Organ regeneration with 3D printing, and future applications 

By Jenny Tang

Organ regeneration is best defined as the regrowth of lost tissues or organs in the response to injury. It is a naturally occurring phenomenon in certain organisms, but in humans only few organs such as the liver and skin are known to be able to redevelop. Through artificial means however, we can generate organs through 3D printing. Although organ generation through 3D printing has potential, there are multiple underlying issues.

The introduction of the concept of bioprinting was initially introduced in 1988 through a modified HP inkjet printer to deposit cells through cytoscribing technology. Cytoscribing is a method for micro positioning cells into predetermined patterns. The different cell adhesion proteins and monoclonal antibodies are deposited under the computers control, subsequently onto a substrate material, which can create two-dimensional tissues.1 Organ printing involves using a conventional 3D printing method where the printer lays down layers of bioplastics until a 3D object is produced which forms a scaffold, that almost acts as a skeleton for the desired organ. The organ cells are transferred onto the scaffold and incubated, allowing the cells to multiply.

The first lab grown bladder was transplanted into dogs successfully, where the bladder cells in the laboratory were seeded into a bladder shaped mold, where they proliferated, which subsequently formed an organ. Usually bladders made out of synthetic material are unsuccessful due to being incompatible with body tissue. This issue was eliminated by using two types of cells from the dog bladders, the smooth muscle cells from the exterior of the bladder and the urothelial cells which line the inside of the bladder.

In 1999, the first human organ created was an artificially engineered human bladder. In Wake Forest University School of Medicine in Winston-Salem, North Carolina, cells from seven children with spina bifida were extracted and used to grow thin sacs of tissue. Researchers used synthetic building blocks to generate a scaffold of a human bladder, which was subsequently coated with human bladder cells, which multiplied to create a new bladder. To avoid rejectionfrom the human body, they utilised the cells taken from the patient.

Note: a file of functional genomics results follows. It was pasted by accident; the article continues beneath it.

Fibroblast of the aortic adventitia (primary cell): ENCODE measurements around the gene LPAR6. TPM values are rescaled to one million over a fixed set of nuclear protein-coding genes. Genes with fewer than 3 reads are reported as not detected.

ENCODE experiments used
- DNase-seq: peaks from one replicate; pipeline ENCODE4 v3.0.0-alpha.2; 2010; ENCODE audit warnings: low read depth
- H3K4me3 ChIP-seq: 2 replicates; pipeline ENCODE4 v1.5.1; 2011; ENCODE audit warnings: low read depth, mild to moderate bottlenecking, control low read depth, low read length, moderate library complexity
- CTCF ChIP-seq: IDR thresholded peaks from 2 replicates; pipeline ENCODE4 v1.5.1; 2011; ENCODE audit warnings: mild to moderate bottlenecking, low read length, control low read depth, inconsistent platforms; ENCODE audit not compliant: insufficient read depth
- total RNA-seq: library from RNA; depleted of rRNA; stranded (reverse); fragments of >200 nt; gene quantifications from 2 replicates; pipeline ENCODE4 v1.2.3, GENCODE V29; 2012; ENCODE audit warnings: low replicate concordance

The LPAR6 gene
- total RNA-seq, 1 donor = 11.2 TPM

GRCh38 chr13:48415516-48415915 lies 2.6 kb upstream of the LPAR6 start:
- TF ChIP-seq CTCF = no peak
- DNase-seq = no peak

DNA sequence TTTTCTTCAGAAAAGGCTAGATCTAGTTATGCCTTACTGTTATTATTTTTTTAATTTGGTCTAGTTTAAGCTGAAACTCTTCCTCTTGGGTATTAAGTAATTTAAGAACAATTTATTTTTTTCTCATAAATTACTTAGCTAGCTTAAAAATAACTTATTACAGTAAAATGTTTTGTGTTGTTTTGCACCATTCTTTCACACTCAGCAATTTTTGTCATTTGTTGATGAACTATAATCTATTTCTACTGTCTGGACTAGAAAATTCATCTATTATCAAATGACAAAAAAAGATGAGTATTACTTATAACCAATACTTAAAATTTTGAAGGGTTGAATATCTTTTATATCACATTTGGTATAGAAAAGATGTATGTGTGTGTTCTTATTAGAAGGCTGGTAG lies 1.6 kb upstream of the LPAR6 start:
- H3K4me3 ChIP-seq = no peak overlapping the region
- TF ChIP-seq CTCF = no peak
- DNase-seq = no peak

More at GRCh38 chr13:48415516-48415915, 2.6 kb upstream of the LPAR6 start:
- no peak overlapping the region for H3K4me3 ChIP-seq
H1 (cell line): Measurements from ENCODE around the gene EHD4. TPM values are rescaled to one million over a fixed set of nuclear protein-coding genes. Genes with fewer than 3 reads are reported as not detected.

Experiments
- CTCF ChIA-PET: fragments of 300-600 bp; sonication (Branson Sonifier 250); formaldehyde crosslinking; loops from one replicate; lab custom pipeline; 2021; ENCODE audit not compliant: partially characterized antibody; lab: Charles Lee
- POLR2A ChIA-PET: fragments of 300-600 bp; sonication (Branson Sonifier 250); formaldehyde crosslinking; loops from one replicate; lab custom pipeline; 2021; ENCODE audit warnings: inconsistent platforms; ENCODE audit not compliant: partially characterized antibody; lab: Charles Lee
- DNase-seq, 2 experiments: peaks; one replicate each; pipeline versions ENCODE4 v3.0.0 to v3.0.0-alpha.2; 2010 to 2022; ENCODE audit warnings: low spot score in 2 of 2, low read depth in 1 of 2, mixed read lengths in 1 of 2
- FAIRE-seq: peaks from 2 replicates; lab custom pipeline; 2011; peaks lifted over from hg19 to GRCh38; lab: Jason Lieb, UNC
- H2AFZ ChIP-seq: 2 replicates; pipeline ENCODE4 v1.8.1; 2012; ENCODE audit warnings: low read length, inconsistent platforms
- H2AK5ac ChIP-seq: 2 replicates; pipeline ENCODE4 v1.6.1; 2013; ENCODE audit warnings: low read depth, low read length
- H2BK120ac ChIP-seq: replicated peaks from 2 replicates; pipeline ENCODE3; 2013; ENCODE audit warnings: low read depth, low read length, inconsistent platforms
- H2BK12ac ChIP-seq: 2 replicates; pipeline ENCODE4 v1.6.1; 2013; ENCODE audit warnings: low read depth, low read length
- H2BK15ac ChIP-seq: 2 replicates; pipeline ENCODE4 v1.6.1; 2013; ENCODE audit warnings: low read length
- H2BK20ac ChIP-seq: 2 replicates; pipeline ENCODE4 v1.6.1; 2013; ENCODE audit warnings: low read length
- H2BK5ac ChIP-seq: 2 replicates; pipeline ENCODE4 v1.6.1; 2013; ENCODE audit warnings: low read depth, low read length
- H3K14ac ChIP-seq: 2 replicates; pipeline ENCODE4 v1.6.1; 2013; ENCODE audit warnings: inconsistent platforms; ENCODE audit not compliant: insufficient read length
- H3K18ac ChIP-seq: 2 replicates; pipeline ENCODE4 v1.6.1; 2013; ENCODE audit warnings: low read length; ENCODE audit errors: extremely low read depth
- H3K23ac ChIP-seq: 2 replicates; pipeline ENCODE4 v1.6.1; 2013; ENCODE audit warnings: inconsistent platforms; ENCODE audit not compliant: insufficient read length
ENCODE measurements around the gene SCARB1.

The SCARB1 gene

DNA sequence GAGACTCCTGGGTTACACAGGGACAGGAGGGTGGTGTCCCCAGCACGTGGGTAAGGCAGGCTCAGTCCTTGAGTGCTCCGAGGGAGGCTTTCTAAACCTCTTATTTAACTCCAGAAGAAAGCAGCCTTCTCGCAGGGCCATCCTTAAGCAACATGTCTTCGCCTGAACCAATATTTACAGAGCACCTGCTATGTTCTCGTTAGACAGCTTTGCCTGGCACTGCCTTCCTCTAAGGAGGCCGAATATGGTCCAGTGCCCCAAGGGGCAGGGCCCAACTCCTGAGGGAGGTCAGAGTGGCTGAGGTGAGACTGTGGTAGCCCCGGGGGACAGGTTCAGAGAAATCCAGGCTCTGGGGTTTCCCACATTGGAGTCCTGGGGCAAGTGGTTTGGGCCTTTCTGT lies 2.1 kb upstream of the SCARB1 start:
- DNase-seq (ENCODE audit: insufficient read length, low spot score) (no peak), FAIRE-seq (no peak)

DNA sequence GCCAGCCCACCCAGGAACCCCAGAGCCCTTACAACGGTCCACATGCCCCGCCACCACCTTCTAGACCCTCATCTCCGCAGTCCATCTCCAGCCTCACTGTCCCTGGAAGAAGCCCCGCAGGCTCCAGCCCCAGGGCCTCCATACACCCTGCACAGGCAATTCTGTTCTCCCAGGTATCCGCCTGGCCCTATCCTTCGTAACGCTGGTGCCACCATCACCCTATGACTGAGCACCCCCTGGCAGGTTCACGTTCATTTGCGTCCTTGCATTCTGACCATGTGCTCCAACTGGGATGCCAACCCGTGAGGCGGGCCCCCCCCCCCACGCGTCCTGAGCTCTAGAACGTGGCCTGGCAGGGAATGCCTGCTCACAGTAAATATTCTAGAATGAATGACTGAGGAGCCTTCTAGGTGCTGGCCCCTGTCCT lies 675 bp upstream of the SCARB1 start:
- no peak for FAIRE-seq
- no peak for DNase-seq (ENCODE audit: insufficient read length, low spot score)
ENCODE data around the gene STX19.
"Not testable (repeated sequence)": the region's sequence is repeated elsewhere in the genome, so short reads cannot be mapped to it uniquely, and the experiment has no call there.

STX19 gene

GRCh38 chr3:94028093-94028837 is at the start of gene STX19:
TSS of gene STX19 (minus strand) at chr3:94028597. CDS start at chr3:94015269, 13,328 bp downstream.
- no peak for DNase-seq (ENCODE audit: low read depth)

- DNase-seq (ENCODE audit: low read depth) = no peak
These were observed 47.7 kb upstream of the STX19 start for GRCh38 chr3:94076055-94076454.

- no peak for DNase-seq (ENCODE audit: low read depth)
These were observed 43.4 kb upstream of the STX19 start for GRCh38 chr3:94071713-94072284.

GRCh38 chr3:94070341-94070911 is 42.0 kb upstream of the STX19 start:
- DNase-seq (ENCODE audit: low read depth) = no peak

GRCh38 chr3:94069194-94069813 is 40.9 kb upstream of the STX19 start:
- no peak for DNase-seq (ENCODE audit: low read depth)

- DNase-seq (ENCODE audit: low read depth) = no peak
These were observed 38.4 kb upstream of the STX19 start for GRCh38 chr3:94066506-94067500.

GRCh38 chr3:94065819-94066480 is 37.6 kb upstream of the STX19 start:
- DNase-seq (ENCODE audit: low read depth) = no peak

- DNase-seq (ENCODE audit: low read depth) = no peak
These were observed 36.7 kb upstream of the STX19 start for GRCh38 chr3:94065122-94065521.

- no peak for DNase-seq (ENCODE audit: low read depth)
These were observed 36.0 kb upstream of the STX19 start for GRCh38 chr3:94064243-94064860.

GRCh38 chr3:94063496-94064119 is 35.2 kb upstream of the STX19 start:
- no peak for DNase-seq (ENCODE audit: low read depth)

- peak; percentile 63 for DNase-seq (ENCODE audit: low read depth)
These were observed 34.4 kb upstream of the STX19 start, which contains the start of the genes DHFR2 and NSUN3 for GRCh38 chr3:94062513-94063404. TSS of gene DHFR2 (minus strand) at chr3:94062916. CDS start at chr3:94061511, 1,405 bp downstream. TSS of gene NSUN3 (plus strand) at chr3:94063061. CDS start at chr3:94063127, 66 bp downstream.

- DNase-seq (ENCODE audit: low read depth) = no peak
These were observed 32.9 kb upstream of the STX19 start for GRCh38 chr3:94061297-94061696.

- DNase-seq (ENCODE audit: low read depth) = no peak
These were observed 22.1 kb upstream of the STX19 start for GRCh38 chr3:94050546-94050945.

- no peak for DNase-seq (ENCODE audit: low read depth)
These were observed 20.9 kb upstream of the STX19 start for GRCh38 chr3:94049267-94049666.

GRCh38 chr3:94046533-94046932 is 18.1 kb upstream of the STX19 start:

Currently the only successful organ to be 3D printed and successfully transplanted into a human is the bladder It was made to replace patient Luke Massella’s defective bladder in 2004 and he has not had any complications from the transplant since. The process started when surgeon Anthony Atala at the Boston Children’s Hospital took cells and small slivers of Luke Massella’s bladder. With these samples, Atala was able to grow a new bladder in a laboratory. Atala later had a 14-hour surgical procedure to transplant the new bladder.

Regeneration of organs would help fill the current organ deficit that exists, especially for livers, kidneys, and lungs. Currently, an average of 20 people die daily while waiting for an organ.   This issue could potentially be resolved through organ printing, where it only takes 2-3 months to develop an organ. With the benefit of 3D printing being that it uses the patient’s own cells, rather than artificial constructs of cells, rejection is prevented, , which occurs with other human or animal organ donors. The cost to 3D print an organ is substantially lower in comparison to a standard organ transplant. For example, it was estimated that a standard kidney transplant on average costs $300,000 while a 3D bioprinter and the material to print 3D organs can cost as little as $10,000.2The costs are estimated to drop as technology continues to advance. Although there are multiple issues with 3-D printing organs 3.. Firstly, being able to create the vasculature and for the blood flow of the organ to be able to function with it throughout, especially small capillaries. Secondly the precision to print more complex organ structures, such as the urethra, lungs and kidneys with more cells per centimetres, in comparison to the bladder. Flat structures are easier to print in comparison, although still requires careful precision.4 The complex geometry fares as a challenge for 3-D printing organs, and is an area where developments, and further research must be conducted before it is feasible to make 3D organ printing common.


[1] KLEBE, R. (1988). Cytoscribing: A method for micropositioning cells and the construction of two- and three-dimensional synthetic tissues. Experimental Cell Research, 179(2), pp.362–373.

[2] Alexander, D. (2020). The Science Fiction World of 3D Printed Organs. [online] Available at:

‌[3] (n.d.). Lab-grown bladders prove a success in dogs. – Free Online Library. [online] Available at: [Accessed 27 Jan. 2022].

‌[4] (n.d.). Regenerative Medicine: The Interplay of Stem Cells and Polymer Science | The People, Ideas, and Things (PIT) Journal. [online] Available at: [Accessed 27 Jan. 2022].

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